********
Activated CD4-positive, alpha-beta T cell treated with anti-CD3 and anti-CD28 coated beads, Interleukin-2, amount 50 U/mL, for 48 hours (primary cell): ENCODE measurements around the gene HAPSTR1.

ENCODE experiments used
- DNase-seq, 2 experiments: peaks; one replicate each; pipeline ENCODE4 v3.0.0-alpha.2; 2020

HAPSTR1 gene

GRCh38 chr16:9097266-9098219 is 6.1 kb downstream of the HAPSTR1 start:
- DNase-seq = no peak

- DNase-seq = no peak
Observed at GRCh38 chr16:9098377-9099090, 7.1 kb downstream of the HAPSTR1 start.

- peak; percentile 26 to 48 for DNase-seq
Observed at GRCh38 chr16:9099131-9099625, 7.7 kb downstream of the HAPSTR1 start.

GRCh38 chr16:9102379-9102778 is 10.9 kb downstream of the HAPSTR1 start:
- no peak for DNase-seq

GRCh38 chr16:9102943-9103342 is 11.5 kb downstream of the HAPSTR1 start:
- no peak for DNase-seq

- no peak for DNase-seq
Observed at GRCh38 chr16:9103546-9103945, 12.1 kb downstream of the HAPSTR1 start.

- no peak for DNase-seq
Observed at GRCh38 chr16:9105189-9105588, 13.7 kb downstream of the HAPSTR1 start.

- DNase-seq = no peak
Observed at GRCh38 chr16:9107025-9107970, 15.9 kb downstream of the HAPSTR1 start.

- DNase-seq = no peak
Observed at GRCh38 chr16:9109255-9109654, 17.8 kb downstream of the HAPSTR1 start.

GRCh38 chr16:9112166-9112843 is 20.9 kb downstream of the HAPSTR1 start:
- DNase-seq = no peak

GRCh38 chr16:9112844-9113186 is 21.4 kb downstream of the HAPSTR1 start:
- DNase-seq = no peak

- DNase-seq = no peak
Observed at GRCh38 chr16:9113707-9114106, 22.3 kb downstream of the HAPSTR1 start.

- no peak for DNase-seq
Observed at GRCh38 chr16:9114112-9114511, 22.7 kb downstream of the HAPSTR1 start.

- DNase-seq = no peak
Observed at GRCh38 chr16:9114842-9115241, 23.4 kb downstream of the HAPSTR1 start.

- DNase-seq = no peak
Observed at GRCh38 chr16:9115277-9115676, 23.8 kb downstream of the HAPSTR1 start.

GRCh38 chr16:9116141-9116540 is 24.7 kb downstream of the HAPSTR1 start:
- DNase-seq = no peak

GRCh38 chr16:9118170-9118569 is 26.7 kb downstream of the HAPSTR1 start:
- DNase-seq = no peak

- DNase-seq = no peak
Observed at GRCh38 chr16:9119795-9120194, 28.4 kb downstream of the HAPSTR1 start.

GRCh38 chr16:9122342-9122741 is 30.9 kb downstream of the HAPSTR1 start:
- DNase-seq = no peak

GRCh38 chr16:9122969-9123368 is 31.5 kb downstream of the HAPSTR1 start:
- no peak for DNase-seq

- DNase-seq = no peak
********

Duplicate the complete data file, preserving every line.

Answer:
Activated CD4-positive, alpha-beta T cell treated with anti-CD3 and anti-CD28 coated beads, Interleukin-2, amount 50 U/mL, for 48 hours (primary cell): ENCODE measurements around the gene HAPSTR1.

ENCODE experiments used
- DNase-seq, 2 experiments: peaks; one replicate each; pipeline ENCODE4 v3.0.0-alpha.2; 2020

HAPSTR1 gene

GRCh38 chr16:9097266-9098219 is 6.1 kb downstream of the HAPSTR1 start:
- DNase-seq = no peak

- DNase-seq = no peak
Observed at GRCh38 chr16:9098377-9099090, 7.1 kb downstream of the HAPSTR1 start.

- peak; percentile 26 to 48 for DNase-seq
Observed at GRCh38 chr16:9099131-9099625, 7.7 kb downstream of the HAPSTR1 start.

GRCh38 chr16:9102379-9102778 is 10.9 kb downstream of the HAPSTR1 start:
- no peak for DNase-seq

GRCh38 chr16:9102943-9103342 is 11.5 kb downstream of the HAPSTR1 start:
- no peak for DNase-seq

- no peak for DNase-seq
Observed at GRCh38 chr16:9103546-9103945, 12.1 kb downstream of the HAPSTR1 start.

- no peak for DNase-seq
Observed at GRCh38 chr16:9105189-9105588, 13.7 kb downstream of the HAPSTR1 start.

- DNase-seq = no peak
Observed at GRCh38 chr16:9107025-9107970, 15.9 kb downstream of the HAPSTR1 start.

- DNase-seq = no peak
Observed at GRCh38 chr16:9109255-9109654, 17.8 kb downstream of the HAPSTR1 start.

GRCh38 chr16:9112166-9112843 is 20.9 kb downstream of the HAPSTR1 start:
- DNase-seq = no peak

GRCh38 chr16:9112844-9113186 is 21.4 kb downstream of the HAPSTR1 start:
- DNase-seq = no peak

- DNase-seq = no peak
Observed at GRCh38 chr16:9113707-9114106, 22.3 kb downstream of the HAPSTR1 start.

- no peak for DNase-seq
Observed at GRCh38 chr16:9114112-9114511, 22.7 kb downstream of the HAPSTR1 start.

- DNase-seq = no peak
Observed at GRCh38 chr16:9114842-9115241, 23.4 kb downstream of the HAPSTR1 start.

- DNase-seq = no peak
Observed at GRCh38 chr16:9115277-9115676, 23.8 kb downstream of the HAPSTR1 start.

GRCh38 chr16:9116141-9116540 is 24.7 kb downstream of the HAPSTR1 start:
- DNase-seq = no peak

GRCh38 chr16:9118170-9118569 is 26.7 kb downstream of the HAPSTR1 start:
- DNase-seq = no peak

- DNase-seq = no peak
Observed at GRCh38 chr16:9119795-9120194, 28.4 kb downstream of the HAPSTR1 start.

GRCh38 chr16:9122342-9122741 is 30.9 kb downstream of the HAPSTR1 start:
- DNase-seq = no peak

GRCh38 chr16:9122969-9123368 is 31.5 kb downstream of the HAPSTR1 start:
- no peak for DNase-seq

- DNase-seq = no peak